The most common causes of teen drug abuse include mental health disorders, trauma, and living or being around family members with substance use disorders.
- Mental health disorders: Some teens might use alcohol and other downers to cope with sadness, stress, and confusion. When they hit their teenage years, their bodies and emotions undergo many changes. As they get closer to finishing school, the pressure of planning college or a career can add to their emotional stress. If they abuse drugs early on in life, their chances of developing a substance use disorder increases. The study found that 30% of young adults develop a heroin use disorder, and 25% develop a methamphetamine use disorder within a year of using heroin or meth.
- Trauma and poor family dynamics: Teen drug abuse can increase if there’s conflict in the family, including domestic and verbal abuse on them or a parent. Several studies found that teenagers who experienced physical, sexual, and verbal abuse or another traumatic experience before 11 were likelier to use cannabis, cocaine, and prescription medications.
- Living with a family member with a substance use disorder: Teenagers and young adults living with a family member with a substance use disorder might have nowhere to go to talk about their emotions or feel supported. The person supposed to feed, support, and care for them is preoccupied with dealing with their own addiction and underlying mental health disorders. Some teens can use this experience to swear off substances, while others might turn to drugs to cope with the generationally passed trauma.
Has Cannabis Legalization Impacted Teen Drug Use?
Yes, the increase in states legalizing medical and recreational cannabis has impacted teen marijuana use: it’s decreased. Research and academic findings indicate a decline in teen marijuana use across 13 states. For instance, before the legalization of cannabis in Washington State in 2012, 26.7% of 12th graders reported using some form of cannabis. A decade after legalization, this figure had notably decreased to 15.9%.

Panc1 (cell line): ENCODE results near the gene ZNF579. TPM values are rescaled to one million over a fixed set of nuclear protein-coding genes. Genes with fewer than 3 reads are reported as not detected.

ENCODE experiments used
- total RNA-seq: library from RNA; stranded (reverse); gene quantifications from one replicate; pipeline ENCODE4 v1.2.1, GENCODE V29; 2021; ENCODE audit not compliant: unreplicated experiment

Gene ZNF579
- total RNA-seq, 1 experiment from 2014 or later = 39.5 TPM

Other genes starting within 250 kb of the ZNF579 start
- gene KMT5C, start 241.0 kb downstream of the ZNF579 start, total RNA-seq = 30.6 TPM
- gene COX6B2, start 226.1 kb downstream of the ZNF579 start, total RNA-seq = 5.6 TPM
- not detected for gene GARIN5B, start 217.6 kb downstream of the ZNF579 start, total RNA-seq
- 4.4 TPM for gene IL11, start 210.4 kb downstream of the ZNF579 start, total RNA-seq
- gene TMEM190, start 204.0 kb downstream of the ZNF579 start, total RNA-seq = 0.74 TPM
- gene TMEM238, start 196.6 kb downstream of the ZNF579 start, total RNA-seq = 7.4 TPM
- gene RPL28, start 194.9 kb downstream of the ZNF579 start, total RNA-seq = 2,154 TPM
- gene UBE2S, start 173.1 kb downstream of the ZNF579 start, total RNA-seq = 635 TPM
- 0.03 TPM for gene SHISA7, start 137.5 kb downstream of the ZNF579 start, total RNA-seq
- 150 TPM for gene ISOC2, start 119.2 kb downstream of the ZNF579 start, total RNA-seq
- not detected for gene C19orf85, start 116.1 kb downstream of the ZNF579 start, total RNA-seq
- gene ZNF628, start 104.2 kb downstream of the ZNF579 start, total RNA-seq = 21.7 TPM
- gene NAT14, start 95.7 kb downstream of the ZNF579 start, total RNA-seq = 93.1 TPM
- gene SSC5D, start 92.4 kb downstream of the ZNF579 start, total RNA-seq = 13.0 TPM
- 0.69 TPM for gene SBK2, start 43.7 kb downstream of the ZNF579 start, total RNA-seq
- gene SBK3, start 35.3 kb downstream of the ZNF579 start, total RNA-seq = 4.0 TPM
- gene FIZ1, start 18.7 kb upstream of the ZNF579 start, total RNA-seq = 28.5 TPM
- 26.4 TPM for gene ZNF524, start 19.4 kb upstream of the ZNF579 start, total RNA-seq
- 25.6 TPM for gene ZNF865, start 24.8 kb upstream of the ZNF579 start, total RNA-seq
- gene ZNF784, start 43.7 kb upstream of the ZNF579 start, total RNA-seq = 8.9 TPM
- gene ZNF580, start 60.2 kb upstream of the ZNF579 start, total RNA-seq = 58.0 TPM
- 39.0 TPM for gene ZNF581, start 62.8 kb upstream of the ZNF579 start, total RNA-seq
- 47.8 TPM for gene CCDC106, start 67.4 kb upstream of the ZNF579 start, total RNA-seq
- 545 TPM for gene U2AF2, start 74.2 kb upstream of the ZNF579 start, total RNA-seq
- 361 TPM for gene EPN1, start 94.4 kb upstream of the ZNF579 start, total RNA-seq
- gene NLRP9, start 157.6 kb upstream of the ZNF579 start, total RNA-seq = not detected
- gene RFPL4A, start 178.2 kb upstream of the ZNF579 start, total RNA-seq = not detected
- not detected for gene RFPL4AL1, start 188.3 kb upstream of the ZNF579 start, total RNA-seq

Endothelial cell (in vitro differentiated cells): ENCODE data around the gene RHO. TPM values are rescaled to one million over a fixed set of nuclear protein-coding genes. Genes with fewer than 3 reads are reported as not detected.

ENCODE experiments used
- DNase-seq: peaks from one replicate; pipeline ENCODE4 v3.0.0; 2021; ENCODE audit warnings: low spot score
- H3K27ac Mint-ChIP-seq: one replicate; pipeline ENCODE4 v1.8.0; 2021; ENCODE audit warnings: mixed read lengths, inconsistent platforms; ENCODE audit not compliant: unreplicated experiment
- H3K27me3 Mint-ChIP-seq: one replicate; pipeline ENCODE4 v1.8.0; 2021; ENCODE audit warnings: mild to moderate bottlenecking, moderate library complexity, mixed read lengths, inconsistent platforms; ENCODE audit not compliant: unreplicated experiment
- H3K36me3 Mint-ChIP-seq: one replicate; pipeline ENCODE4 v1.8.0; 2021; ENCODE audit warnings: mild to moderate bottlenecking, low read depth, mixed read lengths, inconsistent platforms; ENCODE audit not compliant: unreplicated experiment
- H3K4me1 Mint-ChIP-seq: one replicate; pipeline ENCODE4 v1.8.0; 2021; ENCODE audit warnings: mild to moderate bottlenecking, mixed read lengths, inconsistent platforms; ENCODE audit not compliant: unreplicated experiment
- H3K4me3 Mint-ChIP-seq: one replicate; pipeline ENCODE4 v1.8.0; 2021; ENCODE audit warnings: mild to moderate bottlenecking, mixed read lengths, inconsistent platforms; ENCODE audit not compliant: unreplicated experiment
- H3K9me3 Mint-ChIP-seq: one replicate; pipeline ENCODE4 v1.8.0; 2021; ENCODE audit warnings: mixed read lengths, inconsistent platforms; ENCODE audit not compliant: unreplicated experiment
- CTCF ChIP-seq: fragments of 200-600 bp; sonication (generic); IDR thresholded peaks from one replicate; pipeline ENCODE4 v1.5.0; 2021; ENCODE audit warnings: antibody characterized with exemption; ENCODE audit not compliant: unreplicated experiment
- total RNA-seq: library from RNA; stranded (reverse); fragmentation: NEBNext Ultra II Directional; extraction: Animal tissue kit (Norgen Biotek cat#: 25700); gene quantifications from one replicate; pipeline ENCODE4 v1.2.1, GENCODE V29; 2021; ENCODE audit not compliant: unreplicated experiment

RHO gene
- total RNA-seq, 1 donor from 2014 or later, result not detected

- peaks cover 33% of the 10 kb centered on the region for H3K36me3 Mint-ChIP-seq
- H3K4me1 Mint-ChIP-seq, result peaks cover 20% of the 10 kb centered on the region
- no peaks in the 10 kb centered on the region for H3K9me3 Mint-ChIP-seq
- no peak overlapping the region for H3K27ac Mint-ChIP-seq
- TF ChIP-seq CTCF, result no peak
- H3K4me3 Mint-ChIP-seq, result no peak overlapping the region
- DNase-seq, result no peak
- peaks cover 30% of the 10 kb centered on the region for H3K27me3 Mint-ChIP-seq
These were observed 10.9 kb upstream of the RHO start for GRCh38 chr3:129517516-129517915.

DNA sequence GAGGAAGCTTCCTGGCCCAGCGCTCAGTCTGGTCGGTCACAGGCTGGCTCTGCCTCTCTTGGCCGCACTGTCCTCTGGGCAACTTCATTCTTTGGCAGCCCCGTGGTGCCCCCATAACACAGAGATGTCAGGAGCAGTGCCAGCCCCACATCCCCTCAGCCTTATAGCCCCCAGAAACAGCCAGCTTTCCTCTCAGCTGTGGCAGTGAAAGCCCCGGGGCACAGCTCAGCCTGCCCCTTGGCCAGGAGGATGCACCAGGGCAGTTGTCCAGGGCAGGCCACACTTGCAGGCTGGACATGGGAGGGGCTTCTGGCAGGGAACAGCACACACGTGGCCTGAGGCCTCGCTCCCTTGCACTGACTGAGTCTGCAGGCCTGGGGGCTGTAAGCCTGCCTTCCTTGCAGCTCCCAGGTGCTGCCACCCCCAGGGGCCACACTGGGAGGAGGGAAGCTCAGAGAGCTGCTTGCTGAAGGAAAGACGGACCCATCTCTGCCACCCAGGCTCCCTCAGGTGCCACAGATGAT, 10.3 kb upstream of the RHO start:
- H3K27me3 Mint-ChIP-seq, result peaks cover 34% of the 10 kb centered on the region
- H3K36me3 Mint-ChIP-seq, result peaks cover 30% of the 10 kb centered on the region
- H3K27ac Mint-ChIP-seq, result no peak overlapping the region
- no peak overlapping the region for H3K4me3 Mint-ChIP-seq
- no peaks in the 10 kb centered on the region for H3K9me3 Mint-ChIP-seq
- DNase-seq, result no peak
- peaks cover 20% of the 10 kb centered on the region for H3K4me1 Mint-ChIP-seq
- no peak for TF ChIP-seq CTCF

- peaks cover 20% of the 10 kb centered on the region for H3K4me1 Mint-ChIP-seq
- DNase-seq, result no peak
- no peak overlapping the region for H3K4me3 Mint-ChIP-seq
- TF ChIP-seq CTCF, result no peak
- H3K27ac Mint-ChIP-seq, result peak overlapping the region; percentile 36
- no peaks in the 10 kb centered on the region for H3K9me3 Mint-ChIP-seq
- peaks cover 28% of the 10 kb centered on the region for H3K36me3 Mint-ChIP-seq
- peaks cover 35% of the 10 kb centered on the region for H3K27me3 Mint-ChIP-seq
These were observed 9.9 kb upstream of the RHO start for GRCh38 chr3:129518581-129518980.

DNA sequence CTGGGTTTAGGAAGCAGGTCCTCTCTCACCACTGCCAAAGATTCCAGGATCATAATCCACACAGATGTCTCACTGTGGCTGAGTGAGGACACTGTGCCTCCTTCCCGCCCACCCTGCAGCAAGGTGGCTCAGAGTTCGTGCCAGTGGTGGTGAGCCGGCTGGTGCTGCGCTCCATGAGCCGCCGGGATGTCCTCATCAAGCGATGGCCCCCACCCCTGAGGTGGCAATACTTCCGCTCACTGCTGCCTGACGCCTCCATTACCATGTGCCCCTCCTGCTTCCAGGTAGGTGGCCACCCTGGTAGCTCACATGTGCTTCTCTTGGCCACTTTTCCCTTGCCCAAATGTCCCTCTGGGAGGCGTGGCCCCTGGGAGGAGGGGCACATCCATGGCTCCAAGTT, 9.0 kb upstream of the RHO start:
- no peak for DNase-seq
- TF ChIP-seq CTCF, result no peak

In Colorado, there was a decline in high school students using cannabis, falling from 22% to 13.3%. This shift is likely attributed to the effects on illicit street dealers and the tendency of teens to wait until they reach the legal age of 21 to purchase cannabis legally from a dispensary, making it as accessible as buying from a liquor store.
What To Do If You Think Your Teen Is Abusing Drugs
If you think your teenager is abusing alcohol or other drugs, it’s important to be patient, gentle, and caring when confronting them. If you want to set a good example for your teen, you should:
- You want to show your teenager you understand and are an open source of trust and communication. Don’t act on impulsive feelings and resist the urge to dig through their room and confiscate their personal belongings. Don’t issue ultimatums or threaten to kick them out of your home. Doing so can result in them turning to more substances to deal with the sudden loss of their family, home, and support system.
- Display appropriate behavior. Don’t excessively drink or use drugs around them, and expect them to understand hypocritical reasoning.
- Talk to them about personal responsibility and establish agreements. If you’re okay with your teenager sipping alcohol occasionally, or you live in a state with legal marijuana, talk to them about when and how much they can use and the dangers associated with drug abuse.
- Give yourself time to think and formulate a productive conversation with your teen if they abuse drugs. This time also allows you to look into the specific drug they’re using. However, only look at information from evidence-based articles, documents, and fact sheets.
- Offer solutions that are directed at their personal needs. Bring up the possibility your teen might be struggling with an underlying mental health disorder, and that drug use could be a means to suppress negative feelings. Talk to them about teen addiction treatment programs and offer to go along with them and help them throughout the process. You don’t want to leave your teen on their own during this difficult time.
Read more: How Long Is Rehab For Alcohol & Drug Abuse?
Adolescent Addiction Treatment In Louisville
If you or a teen you know is using drugs, contact Louisville Recovery Center. Our adolescent addiction treatment program is the perfect place for teens aged 12-17 to find effective coping skills that don’t leave or cause dangerous side effects. Remind your teen that drug abuse isn’t a path to enjoyment or fulfillment, and the earlier substance abuse is addressed, the easier it is to establish strong and lasting growth. Call today, and one of our admissions agents can help you or your teen get started.